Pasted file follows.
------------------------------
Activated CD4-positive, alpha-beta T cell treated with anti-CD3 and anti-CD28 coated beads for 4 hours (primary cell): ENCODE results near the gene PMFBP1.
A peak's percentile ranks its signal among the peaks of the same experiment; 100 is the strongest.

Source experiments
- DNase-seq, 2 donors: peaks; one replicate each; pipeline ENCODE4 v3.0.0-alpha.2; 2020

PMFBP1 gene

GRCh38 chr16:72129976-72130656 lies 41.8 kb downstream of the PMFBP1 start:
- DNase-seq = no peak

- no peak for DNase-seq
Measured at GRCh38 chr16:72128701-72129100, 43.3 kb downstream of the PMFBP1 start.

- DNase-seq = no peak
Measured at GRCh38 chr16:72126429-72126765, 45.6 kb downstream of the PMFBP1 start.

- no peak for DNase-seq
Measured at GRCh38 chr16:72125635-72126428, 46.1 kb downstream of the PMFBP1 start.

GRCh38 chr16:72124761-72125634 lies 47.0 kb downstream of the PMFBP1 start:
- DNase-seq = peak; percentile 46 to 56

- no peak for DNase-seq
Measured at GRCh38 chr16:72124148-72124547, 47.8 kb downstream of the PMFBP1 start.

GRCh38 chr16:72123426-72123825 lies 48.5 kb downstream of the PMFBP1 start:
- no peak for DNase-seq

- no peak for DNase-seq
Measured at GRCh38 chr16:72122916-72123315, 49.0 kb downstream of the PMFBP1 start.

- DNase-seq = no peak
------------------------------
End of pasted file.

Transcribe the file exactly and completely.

Activated CD4-positive, alpha-beta T cell treated with anti-CD3 and anti-CD28 coated beads for 4 hours (primary cell): ENCODE results near the gene PMFBP1.
A peak's percentile ranks its signal among the peaks of the same experiment; 100 is the strongest.

Source experiments
- DNase-seq, 2 donors: peaks; one replicate each; pipeline ENCODE4 v3.0.0-alpha.2; 2020

PMFBP1 gene

GRCh38 chr16:72129976-72130656 lies 41.8 kb downstream of the PMFBP1 start:
- DNase-seq = no peak

- no peak for DNase-seq
Measured at GRCh38 chr16:72128701-72129100, 43.3 kb downstream of the PMFBP1 start.

- DNase-seq = no peak
Measured at GRCh38 chr16:72126429-72126765, 45.6 kb downstream of the PMFBP1 start.

- no peak for DNase-seq
Measured at GRCh38 chr16:72125635-72126428, 46.1 kb downstream of the PMFBP1 start.

GRCh38 chr16:72124761-72125634 lies 47.0 kb downstream of the PMFBP1 start:
- DNase-seq = peak; percentile 46 to 56

- no peak for DNase-seq
Measured at GRCh38 chr16:72124148-72124547, 47.8 kb downstream of the PMFBP1 start.

GRCh38 chr16:72123426-72123825 lies 48.5 kb downstream of the PMFBP1 start:
- no peak for DNase-seq

- no peak for DNase-seq
Measured at GRCh38 chr16:72122916-72123315, 49.0 kb downstream of the PMFBP1 start.

- DNase-seq = no peak